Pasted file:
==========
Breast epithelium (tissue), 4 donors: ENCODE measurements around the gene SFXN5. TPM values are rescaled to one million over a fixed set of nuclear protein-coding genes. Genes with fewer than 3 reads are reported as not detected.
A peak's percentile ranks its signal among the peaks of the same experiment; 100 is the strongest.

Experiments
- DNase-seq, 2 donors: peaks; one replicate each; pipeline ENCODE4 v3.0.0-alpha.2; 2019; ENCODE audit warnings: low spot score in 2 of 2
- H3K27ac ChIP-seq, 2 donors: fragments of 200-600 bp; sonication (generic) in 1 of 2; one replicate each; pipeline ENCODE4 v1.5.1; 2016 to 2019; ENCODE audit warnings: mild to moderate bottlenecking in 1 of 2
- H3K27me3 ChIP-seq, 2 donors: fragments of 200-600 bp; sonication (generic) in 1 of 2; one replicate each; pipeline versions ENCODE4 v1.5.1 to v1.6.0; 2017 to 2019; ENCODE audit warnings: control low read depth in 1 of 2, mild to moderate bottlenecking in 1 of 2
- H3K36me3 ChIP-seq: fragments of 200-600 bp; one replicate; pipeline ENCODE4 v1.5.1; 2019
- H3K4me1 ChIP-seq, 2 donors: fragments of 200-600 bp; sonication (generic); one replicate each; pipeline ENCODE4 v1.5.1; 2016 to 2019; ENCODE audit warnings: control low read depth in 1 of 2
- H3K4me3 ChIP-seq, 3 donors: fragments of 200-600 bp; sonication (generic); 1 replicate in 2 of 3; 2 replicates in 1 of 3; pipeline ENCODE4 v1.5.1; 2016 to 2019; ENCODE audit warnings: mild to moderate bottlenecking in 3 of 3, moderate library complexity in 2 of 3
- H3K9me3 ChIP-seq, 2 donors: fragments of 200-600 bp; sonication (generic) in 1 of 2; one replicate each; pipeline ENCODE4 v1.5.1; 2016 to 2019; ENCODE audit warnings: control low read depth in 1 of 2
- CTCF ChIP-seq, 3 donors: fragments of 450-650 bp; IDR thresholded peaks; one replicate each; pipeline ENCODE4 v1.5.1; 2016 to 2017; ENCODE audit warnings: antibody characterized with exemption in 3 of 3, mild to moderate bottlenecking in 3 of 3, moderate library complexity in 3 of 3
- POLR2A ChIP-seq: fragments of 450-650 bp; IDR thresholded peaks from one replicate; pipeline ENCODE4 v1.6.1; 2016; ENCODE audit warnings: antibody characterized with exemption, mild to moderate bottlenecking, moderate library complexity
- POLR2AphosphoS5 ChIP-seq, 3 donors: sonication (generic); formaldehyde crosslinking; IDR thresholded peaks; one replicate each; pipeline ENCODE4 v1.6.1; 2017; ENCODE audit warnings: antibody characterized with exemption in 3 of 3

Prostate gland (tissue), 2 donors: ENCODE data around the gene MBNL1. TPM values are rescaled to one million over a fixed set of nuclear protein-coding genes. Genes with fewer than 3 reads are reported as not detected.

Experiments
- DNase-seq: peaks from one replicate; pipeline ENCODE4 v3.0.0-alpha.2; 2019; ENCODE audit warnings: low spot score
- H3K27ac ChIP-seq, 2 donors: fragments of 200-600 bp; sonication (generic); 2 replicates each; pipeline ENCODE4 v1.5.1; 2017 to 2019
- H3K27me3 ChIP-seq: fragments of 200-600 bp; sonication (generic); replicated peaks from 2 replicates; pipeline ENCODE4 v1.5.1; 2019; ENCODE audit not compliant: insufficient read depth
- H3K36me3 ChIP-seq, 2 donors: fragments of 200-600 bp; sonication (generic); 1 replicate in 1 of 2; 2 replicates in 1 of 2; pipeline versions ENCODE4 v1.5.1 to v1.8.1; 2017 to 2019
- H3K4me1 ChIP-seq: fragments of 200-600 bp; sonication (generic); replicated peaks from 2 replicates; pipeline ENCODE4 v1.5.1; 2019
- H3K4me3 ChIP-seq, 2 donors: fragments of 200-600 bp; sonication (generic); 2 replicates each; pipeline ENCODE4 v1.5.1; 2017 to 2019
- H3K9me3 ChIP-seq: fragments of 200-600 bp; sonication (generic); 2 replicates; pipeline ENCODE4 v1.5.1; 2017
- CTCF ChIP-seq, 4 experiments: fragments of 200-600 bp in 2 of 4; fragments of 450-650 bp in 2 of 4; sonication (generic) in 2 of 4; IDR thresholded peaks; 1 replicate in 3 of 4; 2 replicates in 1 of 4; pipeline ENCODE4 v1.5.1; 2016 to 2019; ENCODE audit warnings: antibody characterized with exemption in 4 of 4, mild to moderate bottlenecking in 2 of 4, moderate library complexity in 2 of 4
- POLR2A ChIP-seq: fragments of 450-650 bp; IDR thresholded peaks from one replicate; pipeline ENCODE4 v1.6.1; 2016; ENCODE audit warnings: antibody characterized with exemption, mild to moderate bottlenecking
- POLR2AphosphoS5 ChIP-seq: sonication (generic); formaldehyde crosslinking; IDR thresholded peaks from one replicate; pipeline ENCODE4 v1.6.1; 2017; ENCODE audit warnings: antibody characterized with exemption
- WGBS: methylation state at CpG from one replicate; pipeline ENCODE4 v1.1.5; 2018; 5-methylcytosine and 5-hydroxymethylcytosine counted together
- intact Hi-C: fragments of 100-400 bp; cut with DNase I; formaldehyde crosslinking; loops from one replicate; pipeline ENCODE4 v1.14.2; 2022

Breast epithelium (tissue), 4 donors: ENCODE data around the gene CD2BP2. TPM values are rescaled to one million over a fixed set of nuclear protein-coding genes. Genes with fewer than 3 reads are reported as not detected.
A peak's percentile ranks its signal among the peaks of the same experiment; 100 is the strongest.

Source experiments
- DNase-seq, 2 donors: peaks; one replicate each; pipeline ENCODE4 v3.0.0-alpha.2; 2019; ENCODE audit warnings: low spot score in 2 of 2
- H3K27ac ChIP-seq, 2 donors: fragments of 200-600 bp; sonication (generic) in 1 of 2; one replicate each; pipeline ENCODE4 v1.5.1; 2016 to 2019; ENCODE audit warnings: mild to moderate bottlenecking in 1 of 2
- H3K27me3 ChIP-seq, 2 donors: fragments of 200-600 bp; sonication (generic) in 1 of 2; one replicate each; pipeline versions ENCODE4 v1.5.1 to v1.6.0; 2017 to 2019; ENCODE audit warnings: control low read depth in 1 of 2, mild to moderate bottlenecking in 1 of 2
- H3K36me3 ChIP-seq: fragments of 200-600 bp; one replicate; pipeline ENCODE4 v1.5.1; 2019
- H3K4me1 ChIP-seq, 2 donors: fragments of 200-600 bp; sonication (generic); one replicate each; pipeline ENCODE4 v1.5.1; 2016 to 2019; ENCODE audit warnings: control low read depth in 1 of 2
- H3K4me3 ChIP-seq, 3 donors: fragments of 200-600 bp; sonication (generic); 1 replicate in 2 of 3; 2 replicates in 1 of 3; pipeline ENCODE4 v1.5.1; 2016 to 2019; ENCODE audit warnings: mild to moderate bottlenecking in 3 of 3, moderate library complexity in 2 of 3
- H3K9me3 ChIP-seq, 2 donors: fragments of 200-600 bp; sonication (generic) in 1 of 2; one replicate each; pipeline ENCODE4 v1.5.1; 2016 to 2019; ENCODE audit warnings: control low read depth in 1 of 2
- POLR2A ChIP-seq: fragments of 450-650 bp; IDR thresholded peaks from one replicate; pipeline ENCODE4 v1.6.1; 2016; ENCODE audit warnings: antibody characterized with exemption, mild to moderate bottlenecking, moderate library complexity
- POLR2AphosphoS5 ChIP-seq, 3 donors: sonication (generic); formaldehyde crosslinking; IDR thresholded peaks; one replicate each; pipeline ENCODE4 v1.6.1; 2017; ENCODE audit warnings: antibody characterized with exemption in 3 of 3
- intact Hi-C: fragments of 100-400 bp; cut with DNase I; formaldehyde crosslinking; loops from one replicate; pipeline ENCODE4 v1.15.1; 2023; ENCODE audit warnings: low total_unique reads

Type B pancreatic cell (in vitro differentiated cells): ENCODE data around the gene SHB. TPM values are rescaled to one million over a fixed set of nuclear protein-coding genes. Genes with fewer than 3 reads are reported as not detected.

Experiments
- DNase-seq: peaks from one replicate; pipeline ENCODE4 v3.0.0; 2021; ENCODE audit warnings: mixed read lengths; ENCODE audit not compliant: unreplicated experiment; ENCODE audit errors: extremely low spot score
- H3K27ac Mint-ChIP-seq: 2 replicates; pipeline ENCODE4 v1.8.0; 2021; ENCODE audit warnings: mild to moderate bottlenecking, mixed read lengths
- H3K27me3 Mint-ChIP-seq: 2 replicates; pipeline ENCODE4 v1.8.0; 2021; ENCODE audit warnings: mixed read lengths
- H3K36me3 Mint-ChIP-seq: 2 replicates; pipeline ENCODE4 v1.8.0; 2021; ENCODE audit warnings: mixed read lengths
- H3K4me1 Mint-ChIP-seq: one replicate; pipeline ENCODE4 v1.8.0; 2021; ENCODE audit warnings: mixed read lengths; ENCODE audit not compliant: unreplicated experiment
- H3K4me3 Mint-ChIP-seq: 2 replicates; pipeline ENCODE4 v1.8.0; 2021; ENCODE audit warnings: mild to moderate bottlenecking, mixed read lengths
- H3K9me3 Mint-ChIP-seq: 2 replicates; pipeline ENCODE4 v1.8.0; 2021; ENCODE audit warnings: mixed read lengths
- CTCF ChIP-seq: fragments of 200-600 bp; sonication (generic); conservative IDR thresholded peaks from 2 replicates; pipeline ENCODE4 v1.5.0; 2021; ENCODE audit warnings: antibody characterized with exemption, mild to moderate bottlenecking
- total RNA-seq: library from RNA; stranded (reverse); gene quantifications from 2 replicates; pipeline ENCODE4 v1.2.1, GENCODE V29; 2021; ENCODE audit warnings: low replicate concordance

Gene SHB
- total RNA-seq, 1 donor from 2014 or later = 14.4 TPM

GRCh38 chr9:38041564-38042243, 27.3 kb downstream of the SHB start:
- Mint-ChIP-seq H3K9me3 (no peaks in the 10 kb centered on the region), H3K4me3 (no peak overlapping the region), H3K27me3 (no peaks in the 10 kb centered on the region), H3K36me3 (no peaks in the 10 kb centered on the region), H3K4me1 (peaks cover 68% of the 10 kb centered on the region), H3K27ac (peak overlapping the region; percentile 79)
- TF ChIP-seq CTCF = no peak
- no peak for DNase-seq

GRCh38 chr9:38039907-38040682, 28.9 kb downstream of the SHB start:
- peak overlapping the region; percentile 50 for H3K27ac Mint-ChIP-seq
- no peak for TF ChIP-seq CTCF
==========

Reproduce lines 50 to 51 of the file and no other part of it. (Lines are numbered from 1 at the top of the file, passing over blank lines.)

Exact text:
- CTCF ChIP-seq: fragments of 200-600 bp; sonication (generic); conservative IDR thresholded peaks from 2 replicates; pipeline ENCODE4 v1.5.0; 2021; ENCODE audit warnings: antibody characterized with exemption, mild to moderate bottlenecking
- total RNA-seq: library from RNA; stranded (reverse); gene quantifications from 2 replicates; pipeline ENCODE4 v1.2.1, GENCODE V29; 2021; ENCODE audit warnings: low replicate concordance